From Stone Tablets to Digital Tablets: A Brief History of the Written Word

Ancient writing, a quill and a book

The use of the written word as a form of communication is something we take for granted, and like everything else it has come a long way from the days of hieroglyphics and cave painting. Think of the voice-initiated typing programs of today, in which people can express thoughts in type form without even lifting a finger, for example.

With writing, innovations may come and go, but the essence is still there. The written form offers humans the ability to communicate with others and express themselves in a permanent way.  Together we will look at the development of various scripts, or systems of writing, over the years and how the printing press revolutionized written communication forever. More importantly, we can trace back all the innovations we experience today on our laptops, home computers, tablets and phones to the evolution of the written word.

The written word completely changed the way humans communicate. Without written communication, we simply wouldn’t be as connected as we are today.

Ancient Beginnings

During the 3rd Millennium BC or the Bronze Age, the Sumerians and the Egyptians, separately developed the first known forms of written communication.

Writing on bone and ivory tablets required brevity, so these cultures created pictographs, which are small images used in a literal way to depict what is being communicated. With the vastness of things that humans need to communicate, this process naturally had its downfalls. What about concepts like God? Or hunger? Or love?

The need to depict the figurative concepts caused these ancient cultures to develop a process in which they would combine the literal pictures to create concepts, often through the use of puns, or create a combination of pictures in a rudimentary form… Similar to Pictionary. For instance, a picture of three wavy lines (or river) would be combined with an image of man to indicate “thirst.”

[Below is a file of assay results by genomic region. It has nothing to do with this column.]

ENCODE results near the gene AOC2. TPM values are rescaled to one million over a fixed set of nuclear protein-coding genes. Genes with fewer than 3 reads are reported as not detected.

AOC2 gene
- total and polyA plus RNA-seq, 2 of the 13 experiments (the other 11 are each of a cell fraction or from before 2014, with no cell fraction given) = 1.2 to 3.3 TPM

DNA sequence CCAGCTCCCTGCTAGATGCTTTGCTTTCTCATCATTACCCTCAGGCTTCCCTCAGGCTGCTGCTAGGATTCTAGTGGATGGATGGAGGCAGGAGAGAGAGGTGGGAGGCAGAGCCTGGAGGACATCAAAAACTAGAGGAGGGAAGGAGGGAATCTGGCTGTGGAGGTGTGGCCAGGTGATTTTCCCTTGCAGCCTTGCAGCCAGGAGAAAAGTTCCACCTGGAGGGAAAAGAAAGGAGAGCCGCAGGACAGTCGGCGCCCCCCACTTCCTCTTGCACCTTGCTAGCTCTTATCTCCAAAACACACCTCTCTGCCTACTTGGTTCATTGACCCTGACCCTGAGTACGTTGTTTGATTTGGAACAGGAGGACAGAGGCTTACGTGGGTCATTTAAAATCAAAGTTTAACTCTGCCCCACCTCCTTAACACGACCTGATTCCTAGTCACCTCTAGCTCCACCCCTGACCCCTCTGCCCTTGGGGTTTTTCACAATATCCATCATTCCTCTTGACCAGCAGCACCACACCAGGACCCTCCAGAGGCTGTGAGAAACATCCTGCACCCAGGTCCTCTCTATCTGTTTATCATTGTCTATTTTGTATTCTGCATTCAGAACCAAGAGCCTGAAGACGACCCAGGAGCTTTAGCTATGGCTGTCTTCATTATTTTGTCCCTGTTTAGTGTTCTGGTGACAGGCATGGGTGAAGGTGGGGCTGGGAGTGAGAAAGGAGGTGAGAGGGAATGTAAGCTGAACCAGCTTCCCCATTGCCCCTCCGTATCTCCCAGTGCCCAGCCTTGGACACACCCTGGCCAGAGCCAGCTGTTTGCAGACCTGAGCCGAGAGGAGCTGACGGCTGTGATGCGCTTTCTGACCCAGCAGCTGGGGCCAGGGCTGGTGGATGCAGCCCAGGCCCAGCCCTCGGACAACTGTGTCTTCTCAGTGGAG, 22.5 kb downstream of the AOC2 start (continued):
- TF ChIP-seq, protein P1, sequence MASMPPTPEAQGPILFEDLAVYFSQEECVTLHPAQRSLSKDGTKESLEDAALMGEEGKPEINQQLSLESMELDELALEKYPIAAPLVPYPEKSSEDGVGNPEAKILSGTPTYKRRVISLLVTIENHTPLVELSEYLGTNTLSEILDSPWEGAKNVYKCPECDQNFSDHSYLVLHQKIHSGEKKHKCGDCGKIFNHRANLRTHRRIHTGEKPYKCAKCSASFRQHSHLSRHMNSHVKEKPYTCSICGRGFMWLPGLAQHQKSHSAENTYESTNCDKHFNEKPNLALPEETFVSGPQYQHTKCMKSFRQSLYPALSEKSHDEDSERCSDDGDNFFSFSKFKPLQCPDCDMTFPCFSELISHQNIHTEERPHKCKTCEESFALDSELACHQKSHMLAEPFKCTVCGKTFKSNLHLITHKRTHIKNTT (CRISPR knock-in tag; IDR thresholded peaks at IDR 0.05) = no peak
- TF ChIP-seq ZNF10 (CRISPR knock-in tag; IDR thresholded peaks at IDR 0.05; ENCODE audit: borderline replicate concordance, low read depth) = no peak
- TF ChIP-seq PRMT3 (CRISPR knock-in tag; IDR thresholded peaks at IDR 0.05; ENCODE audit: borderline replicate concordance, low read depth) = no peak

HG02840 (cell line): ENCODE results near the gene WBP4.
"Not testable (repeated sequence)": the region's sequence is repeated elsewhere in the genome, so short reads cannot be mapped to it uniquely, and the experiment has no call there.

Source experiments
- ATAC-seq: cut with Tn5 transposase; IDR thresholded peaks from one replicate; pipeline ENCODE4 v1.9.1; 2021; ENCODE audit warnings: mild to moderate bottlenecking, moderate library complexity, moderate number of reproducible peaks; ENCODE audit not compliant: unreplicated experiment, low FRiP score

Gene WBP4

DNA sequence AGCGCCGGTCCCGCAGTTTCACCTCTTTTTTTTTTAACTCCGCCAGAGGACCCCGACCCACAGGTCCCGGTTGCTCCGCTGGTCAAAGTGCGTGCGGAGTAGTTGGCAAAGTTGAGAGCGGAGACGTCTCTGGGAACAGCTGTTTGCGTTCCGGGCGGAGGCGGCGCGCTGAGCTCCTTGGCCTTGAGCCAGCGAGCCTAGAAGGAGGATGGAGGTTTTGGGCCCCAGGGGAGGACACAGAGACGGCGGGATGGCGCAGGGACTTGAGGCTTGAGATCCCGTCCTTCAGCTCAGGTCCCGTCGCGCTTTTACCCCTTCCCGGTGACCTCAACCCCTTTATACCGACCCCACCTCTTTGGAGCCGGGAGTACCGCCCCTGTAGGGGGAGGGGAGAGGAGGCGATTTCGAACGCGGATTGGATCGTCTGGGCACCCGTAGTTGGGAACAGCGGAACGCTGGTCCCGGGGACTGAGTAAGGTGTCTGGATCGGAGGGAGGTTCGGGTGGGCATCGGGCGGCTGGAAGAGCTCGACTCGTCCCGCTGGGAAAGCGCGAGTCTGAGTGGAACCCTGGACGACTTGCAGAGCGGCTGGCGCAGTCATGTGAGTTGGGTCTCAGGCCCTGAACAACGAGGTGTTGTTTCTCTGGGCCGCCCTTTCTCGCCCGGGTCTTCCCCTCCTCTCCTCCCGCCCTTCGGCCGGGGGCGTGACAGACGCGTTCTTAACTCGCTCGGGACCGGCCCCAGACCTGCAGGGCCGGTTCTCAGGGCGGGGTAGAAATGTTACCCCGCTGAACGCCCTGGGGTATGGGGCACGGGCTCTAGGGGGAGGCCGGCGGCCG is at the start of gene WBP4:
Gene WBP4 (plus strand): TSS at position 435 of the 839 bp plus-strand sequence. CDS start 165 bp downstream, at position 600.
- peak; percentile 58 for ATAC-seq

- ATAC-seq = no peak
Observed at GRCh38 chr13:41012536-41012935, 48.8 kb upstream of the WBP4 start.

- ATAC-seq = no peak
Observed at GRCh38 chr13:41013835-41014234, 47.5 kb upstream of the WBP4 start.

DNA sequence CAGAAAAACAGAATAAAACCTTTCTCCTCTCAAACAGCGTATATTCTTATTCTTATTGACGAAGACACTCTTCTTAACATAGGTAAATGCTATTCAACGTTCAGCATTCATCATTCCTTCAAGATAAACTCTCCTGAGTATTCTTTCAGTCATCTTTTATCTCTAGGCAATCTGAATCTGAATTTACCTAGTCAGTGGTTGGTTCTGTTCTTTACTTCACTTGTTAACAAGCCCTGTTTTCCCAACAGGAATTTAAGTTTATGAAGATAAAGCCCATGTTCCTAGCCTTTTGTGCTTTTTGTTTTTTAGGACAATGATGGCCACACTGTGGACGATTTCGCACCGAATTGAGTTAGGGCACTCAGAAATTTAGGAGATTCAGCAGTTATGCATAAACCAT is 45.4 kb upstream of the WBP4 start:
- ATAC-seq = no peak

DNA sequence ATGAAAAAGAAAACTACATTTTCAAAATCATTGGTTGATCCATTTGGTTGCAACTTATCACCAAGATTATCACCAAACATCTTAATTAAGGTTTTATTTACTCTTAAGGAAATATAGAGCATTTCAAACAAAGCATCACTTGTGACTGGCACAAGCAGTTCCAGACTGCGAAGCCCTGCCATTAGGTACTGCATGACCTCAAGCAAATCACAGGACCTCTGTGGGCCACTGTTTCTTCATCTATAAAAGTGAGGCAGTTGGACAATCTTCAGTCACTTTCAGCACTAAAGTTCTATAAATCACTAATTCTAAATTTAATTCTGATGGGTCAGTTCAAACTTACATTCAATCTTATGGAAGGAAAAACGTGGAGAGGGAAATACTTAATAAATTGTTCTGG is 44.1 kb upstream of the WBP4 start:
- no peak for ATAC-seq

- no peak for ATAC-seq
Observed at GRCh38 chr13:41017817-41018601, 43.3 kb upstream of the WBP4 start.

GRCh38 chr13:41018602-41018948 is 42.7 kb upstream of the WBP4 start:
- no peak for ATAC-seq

The Sumerians: The First Accountants

Ancient Sumerians in Mesopotamia, Persia and Ugarit created their first script for rudimentary accounting – this was called “cuneiform”. In the late 4th millennium BC, a basic version of this style began to form. Temple chiefs were referred to as “sangu” which roughly translates to the modern word “accountant.” These chiefs were charged with the task of keeping track of the temples’ possessions, including animals and precious items. A picture representing an item, like an animal, was drawn on clay tablets with an indication made of how many there were, using specific marks.  The clay was then baked in the sun, and used as an official document.

Egyptians: From Cave Walls to Papyrus

Meanwhile, the ancient Egyptians were scrolling hieroglyphs on cave walls in a more literal and pictographic form and with the advent of Papyrus, paper made from the Papyrus plant, they began to use writing for business as well. Unlike the Sumerians, the Egyptians used a reed pen to write on paper, so their writing was more fluid. The culture even defined different writing styles for religion, literature and business and for personal writings.

From Phonetics to Symbols

The moment when ancient script is said to have become modern is when the Phoenicians drifted away from the pictograph phonetic style, and moved toward a more symbolic alphabetic style in the 2nd Millennium BC.